Flower Painting is an aspect of Fine Art, and lives within the domain of the Painter.
For the serious artist, Flower Painting is not only about observation, it is also about content. The description of Flower Painting as decorative, pleasing to the eye, or as having aesthetic concerns, is an aspect of the truth but it is by no means the entire truth.
Flower Painting, as a fine art, holds a message that is filled with purpose. This message depends on the criteria and the intent that the artist has, and the statement they want to make. Their statement may be philosophical, emotional, ecological, spiritual or any number of concepts that relate to the flower image. The priority of the fine artist is to convey this content within the bigger picture of the art world.
For any artist who defines Flower Painting as only being about aesthetic concerns is denying its seriousness and reducing its history. I see this as a dumbing-down not only of the Flower Painter but of the complex reality of the Flower itself. Seeing Flower Painting as only about producing a pleasing image exposes a lack of awareness as to how fine art fuses content or how a message is fused into an art work.
Flowers have often been associated with still life in Western Art, and the flower stayed there for much of the 19th and 20th centuries. Historically, this was not always so. Through the many efforts of contemporary Flower Painters, it is now no longer only associated with either still life, or illustration.
Flower Painting, even as a part of the still life genre, never has been exclusive to making only a pretty picture.
Botanical Art and its Relationship to Flower Painting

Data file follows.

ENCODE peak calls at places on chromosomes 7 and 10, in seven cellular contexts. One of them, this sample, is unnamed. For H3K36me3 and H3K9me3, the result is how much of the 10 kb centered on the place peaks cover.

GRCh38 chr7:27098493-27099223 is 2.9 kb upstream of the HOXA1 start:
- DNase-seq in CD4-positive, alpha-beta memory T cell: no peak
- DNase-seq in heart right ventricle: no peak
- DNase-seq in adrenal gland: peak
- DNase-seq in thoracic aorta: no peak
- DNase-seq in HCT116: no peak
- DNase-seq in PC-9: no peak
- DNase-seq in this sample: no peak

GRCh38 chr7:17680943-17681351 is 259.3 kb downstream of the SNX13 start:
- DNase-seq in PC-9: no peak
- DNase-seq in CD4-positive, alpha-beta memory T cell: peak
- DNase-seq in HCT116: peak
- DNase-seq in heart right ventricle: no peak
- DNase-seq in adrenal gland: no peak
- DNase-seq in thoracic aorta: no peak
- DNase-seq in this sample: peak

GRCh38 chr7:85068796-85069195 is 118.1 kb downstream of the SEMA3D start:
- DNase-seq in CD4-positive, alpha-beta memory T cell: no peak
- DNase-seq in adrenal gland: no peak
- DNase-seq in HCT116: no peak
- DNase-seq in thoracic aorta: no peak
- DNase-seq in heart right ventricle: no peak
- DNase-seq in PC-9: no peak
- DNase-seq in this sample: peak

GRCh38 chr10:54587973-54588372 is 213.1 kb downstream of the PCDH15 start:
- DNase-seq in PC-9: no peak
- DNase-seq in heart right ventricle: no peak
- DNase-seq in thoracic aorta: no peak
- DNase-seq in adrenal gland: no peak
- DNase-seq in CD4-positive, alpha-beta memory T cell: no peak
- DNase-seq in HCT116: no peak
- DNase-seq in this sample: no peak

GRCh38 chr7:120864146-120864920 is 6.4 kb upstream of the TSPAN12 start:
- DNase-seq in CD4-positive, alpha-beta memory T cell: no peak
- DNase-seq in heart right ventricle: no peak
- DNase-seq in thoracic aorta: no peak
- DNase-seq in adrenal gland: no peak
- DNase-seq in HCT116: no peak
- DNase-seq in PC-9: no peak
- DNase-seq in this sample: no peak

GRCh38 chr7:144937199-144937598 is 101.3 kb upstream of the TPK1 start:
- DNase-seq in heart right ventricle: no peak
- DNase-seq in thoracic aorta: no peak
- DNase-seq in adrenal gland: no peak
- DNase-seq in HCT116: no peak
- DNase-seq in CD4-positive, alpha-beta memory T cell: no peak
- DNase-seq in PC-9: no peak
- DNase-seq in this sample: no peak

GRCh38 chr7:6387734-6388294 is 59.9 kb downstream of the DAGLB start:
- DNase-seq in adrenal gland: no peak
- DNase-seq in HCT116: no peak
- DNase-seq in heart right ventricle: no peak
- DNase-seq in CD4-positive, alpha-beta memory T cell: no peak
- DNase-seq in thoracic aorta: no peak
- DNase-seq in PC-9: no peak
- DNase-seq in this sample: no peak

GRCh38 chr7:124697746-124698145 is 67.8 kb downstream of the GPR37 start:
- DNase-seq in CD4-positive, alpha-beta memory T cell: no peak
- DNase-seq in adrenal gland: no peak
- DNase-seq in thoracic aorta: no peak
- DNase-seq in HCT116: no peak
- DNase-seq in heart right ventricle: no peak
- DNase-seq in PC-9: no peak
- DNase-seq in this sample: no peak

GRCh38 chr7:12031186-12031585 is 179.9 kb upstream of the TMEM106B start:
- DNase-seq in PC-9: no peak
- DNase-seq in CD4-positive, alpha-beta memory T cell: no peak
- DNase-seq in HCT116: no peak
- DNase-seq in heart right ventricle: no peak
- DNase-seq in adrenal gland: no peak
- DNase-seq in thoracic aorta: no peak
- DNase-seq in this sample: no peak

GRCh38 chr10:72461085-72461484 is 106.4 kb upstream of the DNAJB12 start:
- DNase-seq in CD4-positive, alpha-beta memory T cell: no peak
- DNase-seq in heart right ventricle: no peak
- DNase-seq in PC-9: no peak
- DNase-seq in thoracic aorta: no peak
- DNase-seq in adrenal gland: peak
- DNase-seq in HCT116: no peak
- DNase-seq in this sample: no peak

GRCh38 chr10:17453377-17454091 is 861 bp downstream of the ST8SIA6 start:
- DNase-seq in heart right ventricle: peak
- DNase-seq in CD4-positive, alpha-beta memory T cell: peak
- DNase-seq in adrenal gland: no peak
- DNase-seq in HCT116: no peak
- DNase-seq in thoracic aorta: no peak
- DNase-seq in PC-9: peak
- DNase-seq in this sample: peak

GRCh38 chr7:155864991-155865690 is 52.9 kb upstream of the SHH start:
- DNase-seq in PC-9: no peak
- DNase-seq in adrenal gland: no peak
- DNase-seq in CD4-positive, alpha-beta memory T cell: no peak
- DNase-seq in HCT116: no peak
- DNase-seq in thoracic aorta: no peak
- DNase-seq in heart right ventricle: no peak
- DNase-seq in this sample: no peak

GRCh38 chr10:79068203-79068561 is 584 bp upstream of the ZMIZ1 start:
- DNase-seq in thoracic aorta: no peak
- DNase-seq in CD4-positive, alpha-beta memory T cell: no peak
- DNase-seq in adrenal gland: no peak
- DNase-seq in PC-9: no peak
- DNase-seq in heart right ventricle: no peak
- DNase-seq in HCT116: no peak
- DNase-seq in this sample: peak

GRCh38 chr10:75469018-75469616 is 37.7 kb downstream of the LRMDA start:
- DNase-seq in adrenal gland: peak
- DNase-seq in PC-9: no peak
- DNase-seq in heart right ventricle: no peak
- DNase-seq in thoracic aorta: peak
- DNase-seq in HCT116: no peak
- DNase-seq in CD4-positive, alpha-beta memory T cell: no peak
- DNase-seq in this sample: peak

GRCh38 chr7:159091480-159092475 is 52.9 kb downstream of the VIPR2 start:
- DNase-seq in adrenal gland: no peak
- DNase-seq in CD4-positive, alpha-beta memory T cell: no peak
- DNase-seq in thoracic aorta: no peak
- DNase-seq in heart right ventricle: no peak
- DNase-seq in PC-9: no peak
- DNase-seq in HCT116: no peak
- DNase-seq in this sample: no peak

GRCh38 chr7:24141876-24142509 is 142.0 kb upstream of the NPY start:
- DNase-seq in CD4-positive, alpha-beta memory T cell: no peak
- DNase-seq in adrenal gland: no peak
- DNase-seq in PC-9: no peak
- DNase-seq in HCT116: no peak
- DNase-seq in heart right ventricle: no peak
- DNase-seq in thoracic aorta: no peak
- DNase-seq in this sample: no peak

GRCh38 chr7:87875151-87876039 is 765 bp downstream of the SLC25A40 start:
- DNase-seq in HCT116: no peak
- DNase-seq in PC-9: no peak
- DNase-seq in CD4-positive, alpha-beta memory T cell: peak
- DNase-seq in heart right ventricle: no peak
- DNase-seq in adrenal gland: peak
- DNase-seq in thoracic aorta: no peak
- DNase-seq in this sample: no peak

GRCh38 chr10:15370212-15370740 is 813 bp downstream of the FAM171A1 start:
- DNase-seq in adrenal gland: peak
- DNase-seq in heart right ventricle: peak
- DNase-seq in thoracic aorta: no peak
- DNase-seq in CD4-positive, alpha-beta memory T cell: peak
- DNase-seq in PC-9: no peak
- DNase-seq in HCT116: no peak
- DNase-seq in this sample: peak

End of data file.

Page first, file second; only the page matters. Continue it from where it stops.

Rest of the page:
I believe that a Botanical Illustrator is a Botanical Artist. I also believe that a Flower Painter is a Botanical Artist. This is to name but two kinds of creative artists who work with plant life.
If an artist declares that their way of working is governed by a particular style of painting that is specifically termed Botanical Art, then by so doing they are denying every other artist who works with plant life the right to call themselves a Botanical Artist.
The problem I am highlighting here, is that Botanical Art is used often used as both an umbrella term as well as a term to describe a specific style of painting. If the definitions here are unclear it is because the Botanical Art world cannot resolve or agree on this issue. Confusion will continue, until an agreement is made as to the definition.
The problem is sometimes exacerbated when websites and books use the phrase Botanical Art as an umbrella term, and then revert back again to describing Botanical Art as an actual style of painting. Hence, definitions are blurred and confusion diffuses into the bigger picture of the art world.
The terms have not been thought through. For those who have made a decision that it is a style of painting will forever be at logger-heads with those that see Botanical Art as an umbrella term. So where does one go from here?
It is well known that I absolutely adore Scientific Botanical Illustration, and that my understanding of the definition of Botanical Art is broad and comprehensive, and not limited to a particular style of painting. To reiterate: Botanical Art for me is an umbrella term that covers all aspects of creative and artistic work that involves the plant kingdom. In my opinion, Botanical Art is not and never will be a specific style of painting.